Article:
Valuable Offerings for Those Who’ve Served
Vanessa J. Skinner is a shareholder with the firm of Winderweedle, Haines, Ward & Woodman, P.A., where she chairs the firm’s Wills, Trusts & Estates Department. She was recently named one of the Best Lawyers in America in the area of Elder Law for the third consecutive year. She is the host of The Power of Planning Podcast, anchor.fm/thepowerofplanning.
Freedom isn’t free. This popular expression reminds us of the countless sacrifices veterans and their families have made over the years. Yet, often times veterans are not fully informed of the benefits that are available to them as a result of their military service. Outlined here is an overview of key benefits offered by the U.S. Department of Veterans Affairs (the “VA”).
The Pact Act
The Sergeant First Class (SFC) Heath Robinson Honoring our Promise to Address Comprehensive Toxics (PACT) Act is a new law that is perhaps the largest health care and benefit expansion in VA history. It extends eligibility for VA health care for veterans with toxic exposures and veterans of the Vietnam, Gulf War and post-9/11 eras. It adds more than 20 presumptive conditions for burn pits, Agent Orange and other toxic exposures; adds more presumptive-exposure locations for Agent Orange and radiation; and includes the Camp Lejeune Justice Act, which compensates those injured due to exposure to contaminated water at the Marine Corp Base Camp Lejeune from mid-1953 through 1987.
The eligibility requirements for VA health care benefits through the Veterans Health Administration are active military service without dishonorable discharge. If the veteran enlisted after September 7, 1980, or entered active duty after October 16, 1981, the veteran must have served for 24 continuous months or the full period for which they were called to duty, unless the veteran was discharged for a disability or hardship. If deemed eligible, the veteran will be assigned to one of eight priority groups. The priority group may affect how quickly the veteran is enrolled for health care benefits and how much, if anything, they will have to pay toward the cost of their care.
Disability compensation is a tax-free monthly benefit paid to veterans with disabilities that result from a disease or injury incurred or aggravated during active military service. Compensation may also be paid for post-service disabilities that are considered related or secondary to disabilities occurring in service and for disabilities presumed to be related to circumstances of military service, even though they may arise after service. The most well-known presumptions are those for Agent Orange exposure during Vietnam service. Dependency and Indemnity Compensation (DIC) is a tax-free monetary benefit generally payable to a surviving spouse, child, or parent of service members who died while on active duty, active duty for training, or inactive duty training, or survivors of veterans who died from their service- connected disabilities.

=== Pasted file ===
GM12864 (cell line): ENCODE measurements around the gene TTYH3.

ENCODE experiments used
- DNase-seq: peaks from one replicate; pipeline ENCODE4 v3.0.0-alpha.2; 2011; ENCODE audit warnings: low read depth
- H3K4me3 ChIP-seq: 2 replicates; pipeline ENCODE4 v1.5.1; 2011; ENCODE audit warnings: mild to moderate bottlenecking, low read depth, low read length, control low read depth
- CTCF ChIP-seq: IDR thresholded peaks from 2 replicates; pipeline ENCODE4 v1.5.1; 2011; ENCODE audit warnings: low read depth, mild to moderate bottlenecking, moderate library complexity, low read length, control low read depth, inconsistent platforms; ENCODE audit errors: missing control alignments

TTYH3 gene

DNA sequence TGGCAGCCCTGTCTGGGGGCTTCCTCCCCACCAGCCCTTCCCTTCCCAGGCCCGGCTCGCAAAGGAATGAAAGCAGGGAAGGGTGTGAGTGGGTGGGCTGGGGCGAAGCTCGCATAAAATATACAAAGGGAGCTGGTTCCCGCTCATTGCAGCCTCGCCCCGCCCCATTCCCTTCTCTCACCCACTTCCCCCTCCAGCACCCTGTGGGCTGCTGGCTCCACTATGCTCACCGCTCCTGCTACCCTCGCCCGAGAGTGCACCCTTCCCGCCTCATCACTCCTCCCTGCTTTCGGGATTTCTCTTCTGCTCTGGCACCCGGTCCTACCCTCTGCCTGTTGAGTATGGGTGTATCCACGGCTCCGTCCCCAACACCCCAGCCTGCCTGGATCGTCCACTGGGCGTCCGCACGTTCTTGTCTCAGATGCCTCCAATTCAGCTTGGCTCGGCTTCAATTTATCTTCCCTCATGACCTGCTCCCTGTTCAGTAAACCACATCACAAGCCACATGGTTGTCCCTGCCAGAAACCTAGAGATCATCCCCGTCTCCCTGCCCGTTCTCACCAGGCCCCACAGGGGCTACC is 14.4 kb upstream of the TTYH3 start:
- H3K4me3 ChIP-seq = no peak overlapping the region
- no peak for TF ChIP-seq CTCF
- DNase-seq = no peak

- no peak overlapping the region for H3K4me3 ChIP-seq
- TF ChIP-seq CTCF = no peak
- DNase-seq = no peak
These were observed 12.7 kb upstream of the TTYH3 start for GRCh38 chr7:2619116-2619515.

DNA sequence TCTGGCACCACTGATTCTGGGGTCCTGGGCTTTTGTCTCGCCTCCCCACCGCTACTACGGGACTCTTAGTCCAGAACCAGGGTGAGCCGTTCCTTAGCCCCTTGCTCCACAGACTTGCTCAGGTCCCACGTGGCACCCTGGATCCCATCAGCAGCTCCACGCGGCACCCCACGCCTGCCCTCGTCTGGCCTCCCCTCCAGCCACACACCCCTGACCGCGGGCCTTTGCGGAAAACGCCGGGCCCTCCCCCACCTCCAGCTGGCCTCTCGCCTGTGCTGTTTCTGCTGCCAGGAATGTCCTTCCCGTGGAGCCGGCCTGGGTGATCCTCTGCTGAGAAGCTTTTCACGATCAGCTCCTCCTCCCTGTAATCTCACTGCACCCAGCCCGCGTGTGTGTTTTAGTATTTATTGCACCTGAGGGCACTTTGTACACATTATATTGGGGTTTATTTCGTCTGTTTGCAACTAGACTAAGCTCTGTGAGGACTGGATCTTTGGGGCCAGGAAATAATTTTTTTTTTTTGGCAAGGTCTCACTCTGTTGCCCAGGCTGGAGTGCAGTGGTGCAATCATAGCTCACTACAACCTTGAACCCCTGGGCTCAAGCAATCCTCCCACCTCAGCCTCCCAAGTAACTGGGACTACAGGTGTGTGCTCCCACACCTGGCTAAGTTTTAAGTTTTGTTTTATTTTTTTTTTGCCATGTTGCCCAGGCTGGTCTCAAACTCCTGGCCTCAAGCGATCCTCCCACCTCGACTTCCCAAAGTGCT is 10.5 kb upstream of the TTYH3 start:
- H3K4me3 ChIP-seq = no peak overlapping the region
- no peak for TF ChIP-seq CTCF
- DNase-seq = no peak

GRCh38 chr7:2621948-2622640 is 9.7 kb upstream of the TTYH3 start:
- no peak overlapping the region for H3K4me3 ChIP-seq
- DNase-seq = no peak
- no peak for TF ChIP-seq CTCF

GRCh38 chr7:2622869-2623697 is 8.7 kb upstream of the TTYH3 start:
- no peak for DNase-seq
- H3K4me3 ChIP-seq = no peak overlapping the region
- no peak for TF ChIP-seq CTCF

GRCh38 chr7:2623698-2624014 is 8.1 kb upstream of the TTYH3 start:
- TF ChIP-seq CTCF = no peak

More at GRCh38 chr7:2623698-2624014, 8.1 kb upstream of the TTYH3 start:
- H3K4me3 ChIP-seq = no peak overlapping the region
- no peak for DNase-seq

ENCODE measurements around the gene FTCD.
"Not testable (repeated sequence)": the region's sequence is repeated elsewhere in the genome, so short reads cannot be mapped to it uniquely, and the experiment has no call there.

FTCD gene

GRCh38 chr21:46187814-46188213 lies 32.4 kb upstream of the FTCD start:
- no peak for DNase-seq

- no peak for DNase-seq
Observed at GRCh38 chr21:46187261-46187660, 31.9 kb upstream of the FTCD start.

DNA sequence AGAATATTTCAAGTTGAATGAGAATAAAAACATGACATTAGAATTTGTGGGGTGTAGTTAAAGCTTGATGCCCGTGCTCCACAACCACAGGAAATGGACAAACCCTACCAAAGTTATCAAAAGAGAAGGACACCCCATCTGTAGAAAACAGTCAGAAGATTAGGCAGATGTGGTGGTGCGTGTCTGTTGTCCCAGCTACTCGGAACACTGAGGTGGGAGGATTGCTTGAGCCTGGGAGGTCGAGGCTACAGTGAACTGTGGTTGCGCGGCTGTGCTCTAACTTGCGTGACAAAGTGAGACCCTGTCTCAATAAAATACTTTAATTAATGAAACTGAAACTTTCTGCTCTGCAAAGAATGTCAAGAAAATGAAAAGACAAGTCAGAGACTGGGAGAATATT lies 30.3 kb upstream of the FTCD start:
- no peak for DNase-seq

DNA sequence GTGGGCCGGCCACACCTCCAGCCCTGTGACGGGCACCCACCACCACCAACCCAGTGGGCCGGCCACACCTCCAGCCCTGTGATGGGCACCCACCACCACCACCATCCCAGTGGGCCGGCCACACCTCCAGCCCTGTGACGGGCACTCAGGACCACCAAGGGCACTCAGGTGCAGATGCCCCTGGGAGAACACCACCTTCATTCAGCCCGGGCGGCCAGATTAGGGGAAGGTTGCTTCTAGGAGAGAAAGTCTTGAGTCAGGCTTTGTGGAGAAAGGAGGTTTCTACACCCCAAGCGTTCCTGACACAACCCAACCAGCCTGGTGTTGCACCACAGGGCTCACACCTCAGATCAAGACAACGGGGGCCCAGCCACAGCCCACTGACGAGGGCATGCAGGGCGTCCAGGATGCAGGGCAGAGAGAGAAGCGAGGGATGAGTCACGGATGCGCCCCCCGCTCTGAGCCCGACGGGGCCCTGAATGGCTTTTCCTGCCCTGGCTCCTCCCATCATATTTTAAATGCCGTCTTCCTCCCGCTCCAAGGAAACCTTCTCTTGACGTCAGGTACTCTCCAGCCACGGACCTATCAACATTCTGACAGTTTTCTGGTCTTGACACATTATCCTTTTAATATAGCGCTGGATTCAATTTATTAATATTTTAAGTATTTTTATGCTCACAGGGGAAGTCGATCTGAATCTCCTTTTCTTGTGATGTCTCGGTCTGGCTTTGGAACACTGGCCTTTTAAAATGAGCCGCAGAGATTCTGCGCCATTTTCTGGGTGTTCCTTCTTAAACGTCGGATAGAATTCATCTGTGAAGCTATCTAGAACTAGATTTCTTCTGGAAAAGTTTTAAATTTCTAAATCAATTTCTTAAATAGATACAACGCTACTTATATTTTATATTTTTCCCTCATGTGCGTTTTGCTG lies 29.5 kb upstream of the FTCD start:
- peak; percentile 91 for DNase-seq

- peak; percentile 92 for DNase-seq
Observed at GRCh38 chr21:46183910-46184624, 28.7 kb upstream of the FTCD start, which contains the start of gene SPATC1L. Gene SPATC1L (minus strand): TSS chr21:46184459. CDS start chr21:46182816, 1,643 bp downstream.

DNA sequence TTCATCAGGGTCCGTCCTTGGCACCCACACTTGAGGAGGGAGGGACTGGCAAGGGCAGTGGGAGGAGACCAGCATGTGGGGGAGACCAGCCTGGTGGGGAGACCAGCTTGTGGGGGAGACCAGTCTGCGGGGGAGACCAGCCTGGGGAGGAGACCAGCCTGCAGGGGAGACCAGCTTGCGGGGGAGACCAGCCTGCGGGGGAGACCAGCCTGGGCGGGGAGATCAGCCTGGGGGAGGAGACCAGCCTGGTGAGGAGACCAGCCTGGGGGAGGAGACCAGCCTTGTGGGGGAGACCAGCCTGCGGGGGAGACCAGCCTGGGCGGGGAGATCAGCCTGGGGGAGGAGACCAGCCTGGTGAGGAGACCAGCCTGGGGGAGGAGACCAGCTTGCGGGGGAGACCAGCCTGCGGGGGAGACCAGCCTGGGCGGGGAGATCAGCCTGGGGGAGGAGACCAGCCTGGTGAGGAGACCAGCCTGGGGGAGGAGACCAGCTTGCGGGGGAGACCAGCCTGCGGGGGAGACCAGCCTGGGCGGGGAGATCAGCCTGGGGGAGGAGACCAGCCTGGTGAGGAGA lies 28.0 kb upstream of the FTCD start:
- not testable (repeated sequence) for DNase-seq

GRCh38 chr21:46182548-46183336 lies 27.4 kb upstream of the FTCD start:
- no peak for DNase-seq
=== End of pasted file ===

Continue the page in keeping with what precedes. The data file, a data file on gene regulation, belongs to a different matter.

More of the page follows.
Non-Service Connected Pension
The Veterans Pension program provides monthly payments to wartime veterans who did not receive a dishonorable discharge, meet certain age (65 or older) or disability requirements, and have income and net worth within certain limits set by Congress. A veteran must have served at least 90 days on active duty (24 months for service members who began service after September 8, 1980) with at least one day occurring during a designated wartime period. Those wartime periods are World War II (December 7, 1941-December 31, 1946); Korean conflict (June 27, 1950-January 31, 1955); Vietnam War era (November 1, 1955-May 7, 1975, for veterans who served in the Republic of Vietnam during that period; August 5, 1964-May 7, 1975, for veterans who served outside the Republic of Vietnam); and Gulf War (August 2, 1990, through a future date to be set by law or presidential proclamation). VA Aid and Attendance or Housebound benefits provide additional monthly payments to qualified veterans and survivors who receive a monthly VA pension. Aid and Attendance is for those who need another person to help them perform daily activities, are bedridden due to illness, reside in a nursing home, or have limited eyesight. Housebound benefits are for those who spend most of their time in their home because of a permanent disability. You cannot receive Aid and Attendance and Housebound benefits at the same time.
The VA offers a variety of long-term care services for sick or disabled veterans who are enrolled in VA health care. Such services, which include 24/7 nursing and medical care, physical therapy, help with daily tasks, palliative care, and respite care, are provided in a variety of settings, such as nursing homes, assisted living facilities, and adult day health centers. There are over 100 community living centers, which are VA nursing homes, across the country.
Burial benefits include a gravesite in any of the 155 VA national cemeteries with available space, opening and closing of the grave, perpetual care, a government headstone, marker, or medallion, a burial flag, and a Presidential Memorial Certificate, at no cost to the family. Cremated remains are buried or inurned in national cemeteries in the same manner and with the same honors as casketed remains. Some veterans may also be eligible for burial allowances. Burial benefits are also available for spouses and dependents, even if they predecease the veteran.
These valuable benefits veterans have earned through their service and sacrifice. In this holiday season of gratitude and giving, let us give thanks for the ultimate gift veterans have given us, our freedom.
This article is featured in the Winter 2023 issue of The Growing Bolder Digital Digest.